the python way?

Steven Bethard steven.bethard at gmail.com
Mon Jun 6 20:52:10 CEST 2005


Grooooops wrote:
> Hi All,
> 
> I've been lurking the list for a month and this is my first post. I am
> hoping this post is appropriate here, otherwise, my apologies.
> 
>  I'm somewhat new to Python, (I'm reading all the tutorials I can find,
> and have read through Andre Lessa's Developers Handbook.)
> I am trying to learn the Python way of thinking as well as the syntax.
> 
> I popped this bit of code together for fun, based on a previous post
> regarding randomizing a word.
> This shuffles a word, then splits out the vowels and then reassembles
> it with the vowels interpolated between consonants.
> (To create plausible sounding gibberish)
> 
> The code just seems kind of bulky to me. I am wondering, is this an
> efficient way to do things, or am I making things harder than
> necessary?
> 
> #--------------------------begin code------------------
> """scrambles a word, but creates plausable gibberish"""
> import random
> def shuffled(s):
>         """ scrambles word"""
> 	l = list(s)
> 	random.shuffle(l)
> 	return ''.join(l)
> 
> def contains(alist,b):
>         """...is letter b in list a..."""
> 	ret = []
> 	for all in alist:
> 		#print all
> 		if all==b:
> 			return 1
> 	return 0

"contains(alist, b)" can be more easily written as "b in alist"


> 
> def newZip(a1,a2):
>         """ reassemble """
> 	l1=len(a1)
> 	l2=len(a2)
> 
> 	longest = [a1,a2][l1<l2]
> 	shortest = [a1,a2][longest == a1]

longest, shortest = sorted([a1, a2], key=len)

> 	diff = max(l1,l2)-min(l1,l2)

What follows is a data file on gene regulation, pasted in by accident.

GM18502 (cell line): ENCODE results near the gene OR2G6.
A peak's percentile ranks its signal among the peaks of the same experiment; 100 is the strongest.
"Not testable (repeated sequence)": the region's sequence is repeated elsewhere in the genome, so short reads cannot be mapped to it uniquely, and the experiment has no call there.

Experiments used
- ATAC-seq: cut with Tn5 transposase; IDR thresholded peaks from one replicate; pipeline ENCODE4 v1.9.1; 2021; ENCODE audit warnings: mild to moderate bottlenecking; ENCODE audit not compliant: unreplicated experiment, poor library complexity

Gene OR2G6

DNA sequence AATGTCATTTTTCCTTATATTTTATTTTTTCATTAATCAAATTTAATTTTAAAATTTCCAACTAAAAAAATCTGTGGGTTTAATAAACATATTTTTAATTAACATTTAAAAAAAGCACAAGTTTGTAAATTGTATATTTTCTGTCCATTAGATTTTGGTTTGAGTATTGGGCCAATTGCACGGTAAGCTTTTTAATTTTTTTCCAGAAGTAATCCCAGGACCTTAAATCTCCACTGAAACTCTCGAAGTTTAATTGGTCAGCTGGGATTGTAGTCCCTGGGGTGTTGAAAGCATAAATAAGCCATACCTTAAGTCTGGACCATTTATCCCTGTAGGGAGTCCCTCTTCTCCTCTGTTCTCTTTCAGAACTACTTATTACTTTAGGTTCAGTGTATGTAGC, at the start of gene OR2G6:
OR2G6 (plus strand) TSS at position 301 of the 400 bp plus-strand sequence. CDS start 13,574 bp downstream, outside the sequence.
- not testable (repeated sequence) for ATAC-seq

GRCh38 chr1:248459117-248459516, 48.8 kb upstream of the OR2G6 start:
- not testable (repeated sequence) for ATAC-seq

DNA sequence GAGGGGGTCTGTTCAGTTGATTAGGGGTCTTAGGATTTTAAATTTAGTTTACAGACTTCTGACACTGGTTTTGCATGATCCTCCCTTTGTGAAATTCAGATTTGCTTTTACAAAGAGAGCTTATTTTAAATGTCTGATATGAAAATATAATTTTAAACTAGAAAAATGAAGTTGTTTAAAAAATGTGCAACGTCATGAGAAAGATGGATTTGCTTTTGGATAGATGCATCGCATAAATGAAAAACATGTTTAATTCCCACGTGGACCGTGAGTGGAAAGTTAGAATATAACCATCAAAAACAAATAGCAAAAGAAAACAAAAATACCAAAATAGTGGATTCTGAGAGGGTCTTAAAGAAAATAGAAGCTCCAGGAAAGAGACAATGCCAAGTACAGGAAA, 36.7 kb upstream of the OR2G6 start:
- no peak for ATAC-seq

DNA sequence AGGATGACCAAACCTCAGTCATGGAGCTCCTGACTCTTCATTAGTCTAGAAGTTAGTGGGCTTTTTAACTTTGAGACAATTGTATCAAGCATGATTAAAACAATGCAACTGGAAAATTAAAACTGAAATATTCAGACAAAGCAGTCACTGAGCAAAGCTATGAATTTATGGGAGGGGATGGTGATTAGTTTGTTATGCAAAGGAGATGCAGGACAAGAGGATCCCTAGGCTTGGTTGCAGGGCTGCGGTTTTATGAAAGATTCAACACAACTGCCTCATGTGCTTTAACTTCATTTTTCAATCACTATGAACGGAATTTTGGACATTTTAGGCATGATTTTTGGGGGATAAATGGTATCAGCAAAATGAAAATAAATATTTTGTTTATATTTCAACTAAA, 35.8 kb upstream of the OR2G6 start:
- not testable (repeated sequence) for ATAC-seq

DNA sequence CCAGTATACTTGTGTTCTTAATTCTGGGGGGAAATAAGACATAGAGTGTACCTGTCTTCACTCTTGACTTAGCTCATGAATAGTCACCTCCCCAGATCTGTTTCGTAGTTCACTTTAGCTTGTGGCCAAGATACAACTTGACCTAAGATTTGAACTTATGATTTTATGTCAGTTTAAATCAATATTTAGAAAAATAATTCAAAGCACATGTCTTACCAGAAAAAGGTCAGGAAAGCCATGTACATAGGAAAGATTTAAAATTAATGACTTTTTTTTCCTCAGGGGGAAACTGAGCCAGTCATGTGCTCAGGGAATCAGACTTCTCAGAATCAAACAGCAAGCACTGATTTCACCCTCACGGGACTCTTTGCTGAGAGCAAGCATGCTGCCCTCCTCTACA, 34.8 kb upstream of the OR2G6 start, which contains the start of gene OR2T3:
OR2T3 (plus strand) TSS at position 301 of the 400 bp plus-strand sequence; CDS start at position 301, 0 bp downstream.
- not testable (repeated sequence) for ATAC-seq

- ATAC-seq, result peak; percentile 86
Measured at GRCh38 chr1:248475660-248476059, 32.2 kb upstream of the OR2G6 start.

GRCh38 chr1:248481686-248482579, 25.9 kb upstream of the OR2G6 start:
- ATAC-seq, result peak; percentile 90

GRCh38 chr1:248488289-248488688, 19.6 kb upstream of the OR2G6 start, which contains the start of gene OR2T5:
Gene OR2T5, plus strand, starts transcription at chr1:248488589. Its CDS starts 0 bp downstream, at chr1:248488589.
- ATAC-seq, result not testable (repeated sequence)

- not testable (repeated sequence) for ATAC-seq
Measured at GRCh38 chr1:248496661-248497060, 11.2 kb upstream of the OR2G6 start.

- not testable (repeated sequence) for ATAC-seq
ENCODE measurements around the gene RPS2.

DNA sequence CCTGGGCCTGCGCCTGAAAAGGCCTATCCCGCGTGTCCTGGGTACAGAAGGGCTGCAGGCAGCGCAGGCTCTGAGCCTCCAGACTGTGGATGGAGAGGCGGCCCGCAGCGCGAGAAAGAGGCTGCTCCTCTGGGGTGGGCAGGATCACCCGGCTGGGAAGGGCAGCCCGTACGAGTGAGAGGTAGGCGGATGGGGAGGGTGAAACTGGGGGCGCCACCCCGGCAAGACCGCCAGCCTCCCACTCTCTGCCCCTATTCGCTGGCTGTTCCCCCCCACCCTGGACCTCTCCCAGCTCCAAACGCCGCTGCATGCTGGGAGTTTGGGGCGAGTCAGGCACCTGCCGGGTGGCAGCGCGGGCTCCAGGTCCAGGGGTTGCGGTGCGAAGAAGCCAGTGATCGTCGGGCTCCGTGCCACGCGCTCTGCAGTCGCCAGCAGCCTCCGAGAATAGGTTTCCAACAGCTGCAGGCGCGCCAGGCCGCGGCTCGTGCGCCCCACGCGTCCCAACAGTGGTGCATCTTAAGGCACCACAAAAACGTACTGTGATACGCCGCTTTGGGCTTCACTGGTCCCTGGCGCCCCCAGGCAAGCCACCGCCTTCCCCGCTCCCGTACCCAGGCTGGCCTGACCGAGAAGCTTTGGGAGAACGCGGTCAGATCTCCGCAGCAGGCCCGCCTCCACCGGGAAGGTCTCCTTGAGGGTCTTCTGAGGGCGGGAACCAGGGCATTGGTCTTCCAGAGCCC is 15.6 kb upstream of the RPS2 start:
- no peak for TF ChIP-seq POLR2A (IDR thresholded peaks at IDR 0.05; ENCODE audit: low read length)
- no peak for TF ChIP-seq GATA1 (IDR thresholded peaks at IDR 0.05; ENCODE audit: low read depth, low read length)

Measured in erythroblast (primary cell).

> 	#print longest
> 	seq = len(longest)
> 	ret = ""

Don't build up strings using +.  Create a list of strings, and use 
str.join at the end.

> 	for j in range(seq):
> 		if len(longest)>0:

The len() > 0 is unnecessary, simply use:

                 if longest:

> 			ret = ret + longest.pop()
> 		if len(shortest)>0:

                 if shortest:

> 			ret = ret + shortest.pop()
> 	return ret

If I understand you right, you want to do the usual thing zip does, but 
guaraneeing that the first element is always from the longer list, and 
not throwing away elements.  Note that map(None, ...) probably does what 
you want:

longest, shortest = sorted([a1, a2], key=len, reverse=True)
return ''.join(item
                for pair in map(None, longest, shortest)
                for item in pair
                if item is not None)


> def reinterpolate(word):
>         """ main function """
> 	wlist = shuffled(list(word))
> 	vlist = list('aeiouy') # ok, y isn't really a vowel, but...

no need to make vlist a list; contains should work fine on strings.

> 	vees = filter(lambda x: contains(vlist,x),wlist)

vees = [c in vlist for c in wlist]

> 	cons =  filter(lambda x: not(contains(vlist,x)),wlist)

cons = [c not in vlist for c in wlist]

> 	a=list(vees)
> 	b=list(cons)

The above are unnecessary.  vees and cons are already lists.

> 	return newZip(a,b)
> 
> word = "encyclopedia"
> print reinterpolate(word)

So I think overall, my rewrite of your code would look something like 
(untested):

def reinterpolate(word)
     wlist = list(word)
     random.shuffle(wlist)
     vlist = 'aeiouy'
     vees = [c for c in wlist if c in vlist]
     cons = [c for c in wlist if c not in vlist]
     longest, shortest = sorted([vees, cons], key=len)
     return ''.join(item
                    for pair in map(None, longest, shortest)
                    for item in pair
                    if item is not None)



More information about the Python-list mailing list